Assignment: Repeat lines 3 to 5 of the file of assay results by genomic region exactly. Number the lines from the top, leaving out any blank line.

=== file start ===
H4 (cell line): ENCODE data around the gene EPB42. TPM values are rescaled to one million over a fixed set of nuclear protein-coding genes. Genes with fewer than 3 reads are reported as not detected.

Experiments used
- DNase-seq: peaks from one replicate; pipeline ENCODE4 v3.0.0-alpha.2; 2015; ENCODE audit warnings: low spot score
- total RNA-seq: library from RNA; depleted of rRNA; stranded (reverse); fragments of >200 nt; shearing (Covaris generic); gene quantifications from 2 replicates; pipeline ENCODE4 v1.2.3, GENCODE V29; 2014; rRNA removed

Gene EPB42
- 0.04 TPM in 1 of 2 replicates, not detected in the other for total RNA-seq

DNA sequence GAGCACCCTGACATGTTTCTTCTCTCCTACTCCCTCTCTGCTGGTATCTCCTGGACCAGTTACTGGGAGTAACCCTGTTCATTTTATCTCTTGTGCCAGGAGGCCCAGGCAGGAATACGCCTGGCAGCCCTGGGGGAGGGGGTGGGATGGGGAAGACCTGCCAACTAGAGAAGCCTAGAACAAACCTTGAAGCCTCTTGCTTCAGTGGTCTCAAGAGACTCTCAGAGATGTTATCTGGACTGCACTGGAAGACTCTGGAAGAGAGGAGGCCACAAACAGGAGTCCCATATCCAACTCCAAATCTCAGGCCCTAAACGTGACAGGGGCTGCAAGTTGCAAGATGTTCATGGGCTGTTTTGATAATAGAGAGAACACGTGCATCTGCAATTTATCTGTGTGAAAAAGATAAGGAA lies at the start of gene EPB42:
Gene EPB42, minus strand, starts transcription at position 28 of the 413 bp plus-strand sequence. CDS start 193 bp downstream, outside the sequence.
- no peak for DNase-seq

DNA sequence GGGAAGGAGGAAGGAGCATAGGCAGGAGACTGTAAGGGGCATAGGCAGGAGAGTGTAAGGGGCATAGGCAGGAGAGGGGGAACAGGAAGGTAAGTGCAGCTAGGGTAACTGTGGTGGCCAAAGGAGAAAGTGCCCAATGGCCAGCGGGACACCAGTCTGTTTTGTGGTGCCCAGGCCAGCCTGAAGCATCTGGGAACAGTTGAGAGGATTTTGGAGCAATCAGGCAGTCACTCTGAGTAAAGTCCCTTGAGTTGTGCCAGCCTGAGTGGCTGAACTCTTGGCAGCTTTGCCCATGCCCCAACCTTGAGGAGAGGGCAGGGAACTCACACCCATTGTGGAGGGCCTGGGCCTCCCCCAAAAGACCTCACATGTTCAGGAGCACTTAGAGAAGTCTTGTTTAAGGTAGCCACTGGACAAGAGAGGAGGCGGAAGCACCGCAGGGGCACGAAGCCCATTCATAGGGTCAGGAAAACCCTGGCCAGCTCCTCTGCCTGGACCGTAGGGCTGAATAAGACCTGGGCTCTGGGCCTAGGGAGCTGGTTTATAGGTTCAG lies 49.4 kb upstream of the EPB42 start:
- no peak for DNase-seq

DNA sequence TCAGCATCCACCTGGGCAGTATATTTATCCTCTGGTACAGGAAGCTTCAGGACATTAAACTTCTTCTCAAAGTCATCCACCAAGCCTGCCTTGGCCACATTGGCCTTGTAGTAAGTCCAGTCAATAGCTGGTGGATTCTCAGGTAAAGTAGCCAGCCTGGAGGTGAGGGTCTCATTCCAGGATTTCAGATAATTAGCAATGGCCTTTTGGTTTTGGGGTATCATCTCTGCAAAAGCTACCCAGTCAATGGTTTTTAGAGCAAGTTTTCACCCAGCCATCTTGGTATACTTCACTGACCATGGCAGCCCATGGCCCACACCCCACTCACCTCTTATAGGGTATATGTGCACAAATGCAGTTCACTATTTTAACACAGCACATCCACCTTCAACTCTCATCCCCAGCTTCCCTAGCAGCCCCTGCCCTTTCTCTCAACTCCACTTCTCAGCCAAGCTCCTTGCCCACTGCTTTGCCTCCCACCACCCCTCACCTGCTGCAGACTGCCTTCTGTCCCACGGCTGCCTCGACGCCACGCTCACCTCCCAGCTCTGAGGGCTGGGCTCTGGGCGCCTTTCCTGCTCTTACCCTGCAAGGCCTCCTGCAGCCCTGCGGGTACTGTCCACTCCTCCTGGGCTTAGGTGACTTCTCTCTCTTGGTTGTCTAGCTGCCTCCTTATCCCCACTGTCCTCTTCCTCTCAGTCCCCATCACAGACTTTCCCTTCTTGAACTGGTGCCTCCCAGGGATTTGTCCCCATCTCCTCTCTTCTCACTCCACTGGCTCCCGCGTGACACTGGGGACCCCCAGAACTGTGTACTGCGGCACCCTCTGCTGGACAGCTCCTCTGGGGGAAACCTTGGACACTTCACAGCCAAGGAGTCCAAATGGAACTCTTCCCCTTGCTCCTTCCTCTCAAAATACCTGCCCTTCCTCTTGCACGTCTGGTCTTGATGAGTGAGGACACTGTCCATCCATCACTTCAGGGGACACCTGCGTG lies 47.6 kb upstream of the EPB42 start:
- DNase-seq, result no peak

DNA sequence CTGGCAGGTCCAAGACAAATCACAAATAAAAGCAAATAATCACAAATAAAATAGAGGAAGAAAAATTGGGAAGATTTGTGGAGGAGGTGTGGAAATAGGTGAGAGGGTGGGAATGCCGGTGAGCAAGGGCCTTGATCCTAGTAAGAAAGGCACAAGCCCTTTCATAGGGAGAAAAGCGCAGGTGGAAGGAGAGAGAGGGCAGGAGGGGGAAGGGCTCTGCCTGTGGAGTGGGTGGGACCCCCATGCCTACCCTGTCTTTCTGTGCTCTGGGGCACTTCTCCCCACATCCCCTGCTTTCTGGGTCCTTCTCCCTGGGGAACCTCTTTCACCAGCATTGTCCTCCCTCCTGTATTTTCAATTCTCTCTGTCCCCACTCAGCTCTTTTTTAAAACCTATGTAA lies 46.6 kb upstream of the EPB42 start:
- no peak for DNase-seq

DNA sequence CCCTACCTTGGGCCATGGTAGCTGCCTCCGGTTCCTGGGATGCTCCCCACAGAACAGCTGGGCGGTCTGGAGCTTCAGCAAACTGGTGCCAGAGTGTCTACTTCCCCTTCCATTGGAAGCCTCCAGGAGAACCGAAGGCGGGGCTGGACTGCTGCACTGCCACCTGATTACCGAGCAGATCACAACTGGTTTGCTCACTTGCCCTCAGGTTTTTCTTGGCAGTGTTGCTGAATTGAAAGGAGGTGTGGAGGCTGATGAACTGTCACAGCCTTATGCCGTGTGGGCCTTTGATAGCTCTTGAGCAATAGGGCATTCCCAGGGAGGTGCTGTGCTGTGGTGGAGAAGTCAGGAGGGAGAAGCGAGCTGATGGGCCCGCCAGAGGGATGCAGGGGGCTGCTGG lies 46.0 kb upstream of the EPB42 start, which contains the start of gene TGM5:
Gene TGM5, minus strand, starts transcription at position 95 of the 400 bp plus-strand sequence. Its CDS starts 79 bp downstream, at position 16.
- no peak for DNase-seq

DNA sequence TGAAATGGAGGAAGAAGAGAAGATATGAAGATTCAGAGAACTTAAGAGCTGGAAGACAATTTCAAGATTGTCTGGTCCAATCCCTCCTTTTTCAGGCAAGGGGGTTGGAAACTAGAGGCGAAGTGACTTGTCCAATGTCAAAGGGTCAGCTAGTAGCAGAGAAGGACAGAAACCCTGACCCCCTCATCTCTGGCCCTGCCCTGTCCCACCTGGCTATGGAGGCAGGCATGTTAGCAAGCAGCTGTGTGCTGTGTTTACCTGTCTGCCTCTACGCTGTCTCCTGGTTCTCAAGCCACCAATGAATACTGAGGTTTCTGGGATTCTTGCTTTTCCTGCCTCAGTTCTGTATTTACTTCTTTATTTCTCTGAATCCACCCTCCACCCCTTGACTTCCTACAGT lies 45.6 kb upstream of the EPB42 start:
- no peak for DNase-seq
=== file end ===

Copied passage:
- DNase-seq: peaks from one replicate; pipeline ENCODE4 v3.0.0-alpha.2; 2015; ENCODE audit warnings: low spot score
- total RNA-seq: library from RNA; depleted of rRNA; stranded (reverse); fragments of >200 nt; shearing (Covaris generic); gene quantifications from 2 replicates; pipeline ENCODE4 v1.2.3, GENCODE V29; 2014; rRNA removed

Gene EPB42